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Never Lost: The Journey that Led a Lost Boy of Sudan to Gainesville, Fla.

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Jacob Atem does not know his exact age. But he knows that when he was about 6 years old, the Northern Sudanese Arab militia entered his village, burning huts to the ground, killing men and kidnapping women and children. In 2008, Jacob founded the Southern Sudan Health Care Organization with a fellow lost boy of Sudan, Lual Awan, to provide a clinic that would reduce maternal mortality rates in his village.

CREDIT: The Fine Print / Ashley Crane

Eight-year-old Jacob looked around the riverbank. Behind him, bullets rained from AK-47s shot by men in military uniforms. In front of him, crocodiles waited along the bank with open jaws as thousands of young boys ran toward the water.

Those who dove into the Gilo River to escape their pursuers met their death by crocodile teeth. Others, desperate to flee the crocodiles, grabbed branches to swing across the river, but the men shot at them, and Jacob remembers their bodies falling into the water. Those who escaped struggled to wade to the other side. Many could not swim, and many drowned.

But Jacob Atem survived.

Now a University of Florida graduate student, Jacob is one of the lost boys of Sudan who survived the second Sudanese Civil War, fought from 1983 to 2005 between North and South Sudan. About 2 million people died, 4 million were displaced, and thousands of orphaned children like Jacob fled by foot to refugee camps, facing starvation, wild animals, bombs, and military attacks.

“We formed a human exodus walking a thousand miles through lion and crocodile country,” Jacob wrote on his website, “eating mud to stave off hunger, drinking urine to quench our thirst.”

This is his story.

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Jacob does not know his exact age. But he knows that when he was about 6 years old, the Northern Sudanese Arab militia entered his village, burning huts to the ground, killing men and kidnapping women and children.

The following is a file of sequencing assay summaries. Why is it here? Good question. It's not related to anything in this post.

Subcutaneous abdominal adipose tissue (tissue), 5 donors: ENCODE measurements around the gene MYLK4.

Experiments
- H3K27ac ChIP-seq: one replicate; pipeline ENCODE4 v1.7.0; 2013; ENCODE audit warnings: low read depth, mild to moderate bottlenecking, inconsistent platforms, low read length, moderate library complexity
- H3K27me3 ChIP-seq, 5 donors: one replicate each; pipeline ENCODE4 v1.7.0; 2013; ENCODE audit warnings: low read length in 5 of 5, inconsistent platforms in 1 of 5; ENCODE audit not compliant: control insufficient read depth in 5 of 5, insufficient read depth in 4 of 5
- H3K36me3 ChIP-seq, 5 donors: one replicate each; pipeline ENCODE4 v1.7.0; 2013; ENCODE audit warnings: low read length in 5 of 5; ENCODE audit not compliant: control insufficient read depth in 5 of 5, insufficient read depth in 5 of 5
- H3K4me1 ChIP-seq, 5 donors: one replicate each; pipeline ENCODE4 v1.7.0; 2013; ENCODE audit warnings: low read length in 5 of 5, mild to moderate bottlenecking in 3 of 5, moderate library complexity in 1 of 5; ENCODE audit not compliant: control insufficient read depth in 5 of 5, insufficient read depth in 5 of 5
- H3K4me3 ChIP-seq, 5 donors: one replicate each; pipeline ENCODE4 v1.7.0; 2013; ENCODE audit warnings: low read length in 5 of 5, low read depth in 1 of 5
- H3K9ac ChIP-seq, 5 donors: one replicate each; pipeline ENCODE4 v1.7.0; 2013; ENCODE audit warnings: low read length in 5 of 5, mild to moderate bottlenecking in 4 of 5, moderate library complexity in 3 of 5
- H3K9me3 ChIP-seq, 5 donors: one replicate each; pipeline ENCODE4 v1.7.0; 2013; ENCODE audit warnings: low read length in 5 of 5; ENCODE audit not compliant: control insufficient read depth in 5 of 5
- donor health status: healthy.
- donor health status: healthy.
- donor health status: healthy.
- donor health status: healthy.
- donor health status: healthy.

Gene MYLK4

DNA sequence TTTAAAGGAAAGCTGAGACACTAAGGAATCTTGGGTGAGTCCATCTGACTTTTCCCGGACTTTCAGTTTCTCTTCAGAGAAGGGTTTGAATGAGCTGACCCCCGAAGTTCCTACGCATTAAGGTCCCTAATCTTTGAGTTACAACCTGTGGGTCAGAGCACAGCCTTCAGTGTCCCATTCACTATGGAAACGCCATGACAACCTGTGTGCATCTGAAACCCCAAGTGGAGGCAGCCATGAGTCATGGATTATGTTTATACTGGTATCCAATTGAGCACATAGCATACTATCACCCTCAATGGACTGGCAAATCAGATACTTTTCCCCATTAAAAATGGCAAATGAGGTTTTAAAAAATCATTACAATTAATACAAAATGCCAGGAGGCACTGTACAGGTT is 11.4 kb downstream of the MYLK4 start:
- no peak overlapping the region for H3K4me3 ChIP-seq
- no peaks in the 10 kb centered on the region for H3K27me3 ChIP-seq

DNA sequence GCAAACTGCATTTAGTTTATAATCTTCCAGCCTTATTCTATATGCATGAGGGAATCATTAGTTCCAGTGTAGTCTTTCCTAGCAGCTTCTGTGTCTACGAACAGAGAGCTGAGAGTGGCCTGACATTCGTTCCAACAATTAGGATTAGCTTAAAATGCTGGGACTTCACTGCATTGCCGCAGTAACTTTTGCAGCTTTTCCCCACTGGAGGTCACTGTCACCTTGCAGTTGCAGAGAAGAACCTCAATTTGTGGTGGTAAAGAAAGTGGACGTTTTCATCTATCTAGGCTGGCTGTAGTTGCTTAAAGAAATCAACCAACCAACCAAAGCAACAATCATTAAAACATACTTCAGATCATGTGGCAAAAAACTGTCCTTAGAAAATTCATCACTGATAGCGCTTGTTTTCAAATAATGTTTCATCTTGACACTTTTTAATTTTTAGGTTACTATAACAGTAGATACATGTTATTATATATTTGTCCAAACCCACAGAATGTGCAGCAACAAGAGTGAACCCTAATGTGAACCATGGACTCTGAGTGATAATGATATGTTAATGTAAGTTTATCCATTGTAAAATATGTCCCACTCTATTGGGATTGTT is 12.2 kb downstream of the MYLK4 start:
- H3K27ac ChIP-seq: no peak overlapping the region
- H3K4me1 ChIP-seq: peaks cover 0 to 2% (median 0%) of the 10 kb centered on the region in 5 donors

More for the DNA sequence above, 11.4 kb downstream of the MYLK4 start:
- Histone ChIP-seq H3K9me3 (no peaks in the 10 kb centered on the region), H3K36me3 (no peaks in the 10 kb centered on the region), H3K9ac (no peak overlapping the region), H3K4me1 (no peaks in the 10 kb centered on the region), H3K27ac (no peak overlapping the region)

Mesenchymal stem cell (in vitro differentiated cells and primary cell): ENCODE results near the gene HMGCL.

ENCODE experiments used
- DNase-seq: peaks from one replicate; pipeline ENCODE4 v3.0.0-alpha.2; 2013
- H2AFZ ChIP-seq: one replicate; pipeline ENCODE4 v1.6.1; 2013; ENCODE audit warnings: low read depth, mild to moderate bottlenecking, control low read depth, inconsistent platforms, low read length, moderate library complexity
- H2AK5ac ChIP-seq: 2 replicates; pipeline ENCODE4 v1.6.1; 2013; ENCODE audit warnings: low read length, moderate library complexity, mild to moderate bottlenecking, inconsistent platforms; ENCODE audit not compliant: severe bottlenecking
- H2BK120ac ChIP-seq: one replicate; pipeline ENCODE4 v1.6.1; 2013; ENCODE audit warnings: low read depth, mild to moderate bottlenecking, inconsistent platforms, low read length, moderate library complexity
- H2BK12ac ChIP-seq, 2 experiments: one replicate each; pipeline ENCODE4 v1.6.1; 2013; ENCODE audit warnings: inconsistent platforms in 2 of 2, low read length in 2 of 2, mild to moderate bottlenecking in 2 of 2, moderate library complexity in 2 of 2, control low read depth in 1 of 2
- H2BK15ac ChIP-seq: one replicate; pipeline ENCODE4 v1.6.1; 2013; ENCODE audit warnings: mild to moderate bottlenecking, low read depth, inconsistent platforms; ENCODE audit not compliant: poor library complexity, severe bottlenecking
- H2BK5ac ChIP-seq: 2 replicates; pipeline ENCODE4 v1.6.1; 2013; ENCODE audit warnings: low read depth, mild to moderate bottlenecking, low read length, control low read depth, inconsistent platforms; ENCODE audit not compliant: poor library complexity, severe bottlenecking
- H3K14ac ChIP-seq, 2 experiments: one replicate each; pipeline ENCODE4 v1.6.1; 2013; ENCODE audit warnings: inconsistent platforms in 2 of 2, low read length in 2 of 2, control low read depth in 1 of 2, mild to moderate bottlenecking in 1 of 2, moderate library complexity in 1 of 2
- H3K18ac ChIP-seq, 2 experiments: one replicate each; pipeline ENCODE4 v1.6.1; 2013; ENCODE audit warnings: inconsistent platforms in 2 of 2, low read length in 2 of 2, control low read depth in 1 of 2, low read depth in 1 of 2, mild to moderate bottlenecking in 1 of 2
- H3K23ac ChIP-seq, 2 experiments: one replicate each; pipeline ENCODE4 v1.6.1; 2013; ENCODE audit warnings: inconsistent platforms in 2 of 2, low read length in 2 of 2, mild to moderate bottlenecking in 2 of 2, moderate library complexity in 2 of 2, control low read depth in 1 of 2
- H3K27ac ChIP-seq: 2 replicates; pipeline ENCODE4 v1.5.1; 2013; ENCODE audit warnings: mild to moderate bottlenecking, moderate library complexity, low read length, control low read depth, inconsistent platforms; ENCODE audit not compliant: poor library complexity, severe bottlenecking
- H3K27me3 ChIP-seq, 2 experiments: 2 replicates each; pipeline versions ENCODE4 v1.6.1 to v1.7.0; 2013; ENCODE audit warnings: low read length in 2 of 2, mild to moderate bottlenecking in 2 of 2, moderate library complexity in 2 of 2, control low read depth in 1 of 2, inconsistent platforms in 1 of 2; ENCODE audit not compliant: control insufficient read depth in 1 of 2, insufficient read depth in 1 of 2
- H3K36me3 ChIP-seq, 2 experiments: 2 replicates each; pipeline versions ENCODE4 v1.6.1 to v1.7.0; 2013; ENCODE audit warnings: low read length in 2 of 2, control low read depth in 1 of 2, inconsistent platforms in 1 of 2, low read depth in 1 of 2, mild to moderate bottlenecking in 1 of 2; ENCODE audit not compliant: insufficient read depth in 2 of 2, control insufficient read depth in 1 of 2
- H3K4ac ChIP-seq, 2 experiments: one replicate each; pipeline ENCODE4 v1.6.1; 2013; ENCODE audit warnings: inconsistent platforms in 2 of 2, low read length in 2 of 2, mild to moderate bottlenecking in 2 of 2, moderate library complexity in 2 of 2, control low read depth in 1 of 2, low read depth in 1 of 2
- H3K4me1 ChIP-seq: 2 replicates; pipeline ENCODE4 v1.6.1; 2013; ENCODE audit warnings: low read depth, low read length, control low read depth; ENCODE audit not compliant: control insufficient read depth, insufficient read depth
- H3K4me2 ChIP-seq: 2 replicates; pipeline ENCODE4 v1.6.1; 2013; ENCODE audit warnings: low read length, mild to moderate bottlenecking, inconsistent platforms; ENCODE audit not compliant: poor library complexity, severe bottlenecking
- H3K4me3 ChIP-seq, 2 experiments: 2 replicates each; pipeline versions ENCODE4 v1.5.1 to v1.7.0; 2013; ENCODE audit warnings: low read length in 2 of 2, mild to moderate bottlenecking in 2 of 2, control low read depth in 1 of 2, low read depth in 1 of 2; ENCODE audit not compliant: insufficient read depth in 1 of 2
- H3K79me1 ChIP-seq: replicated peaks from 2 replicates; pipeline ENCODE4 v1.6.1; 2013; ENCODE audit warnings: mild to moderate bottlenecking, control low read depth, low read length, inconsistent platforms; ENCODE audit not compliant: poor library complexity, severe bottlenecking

Jacob and thousands of other boys were not there at the time. They had gone to a cattle camp by the Nile River, a custom of nomads. During the dry season, the village boys would walk with the cattle and goats to find water for the livestock.

It was a beautiful day, Jacob remembered. He was looking after a calf with his 14-year-old cousin, Michael Atem, when he heard bullets popping in the distance. He looked toward his village and saw clouds of smoke in the sky.

Many boys fled. Jacob ran into the woods with his cousin, where they hid for about a week.

He learned from those who escaped the attack by the militia that his mother and father were killed, and that his sister was captured.

“What we realized was [there was] no turning back,” Jacob said.

More than 20,000 boys started walking to a neighboring country they knew vaguely as Ethiopia. The only living relative he knew was his cousin Michael. When Jacob got tired, Michael would carry him over his back as they walked miles at a time, ran from troops and escaped bombs dropped from planes. At night, while the boys slept, someone would always keep watch.

One night, while Jacob was sleeping, a lion attacked his group.

“Michael slapped me in the head,” Jacob remembered. “It was pitch black and all I heard were people yelling, ‘Lion! Lion!’ ”

He scrambled to his feet and fled “like a scared rabbit” in pitch darkness, running into a prickly branch that tore straight into his leg, down to the bone.

“Today, I look at the scar on my leg and think of all Michael and I went through. When I look back on my life, I can honestly say that Michael saved my life many times.”

Despite his wounds, Jacob and the boys had to continue walking. They suffered from hunger and starvation. They went months without almost any water as they walked through arid deserts and mountains. Many boys ate mud and drank their own urine to survive.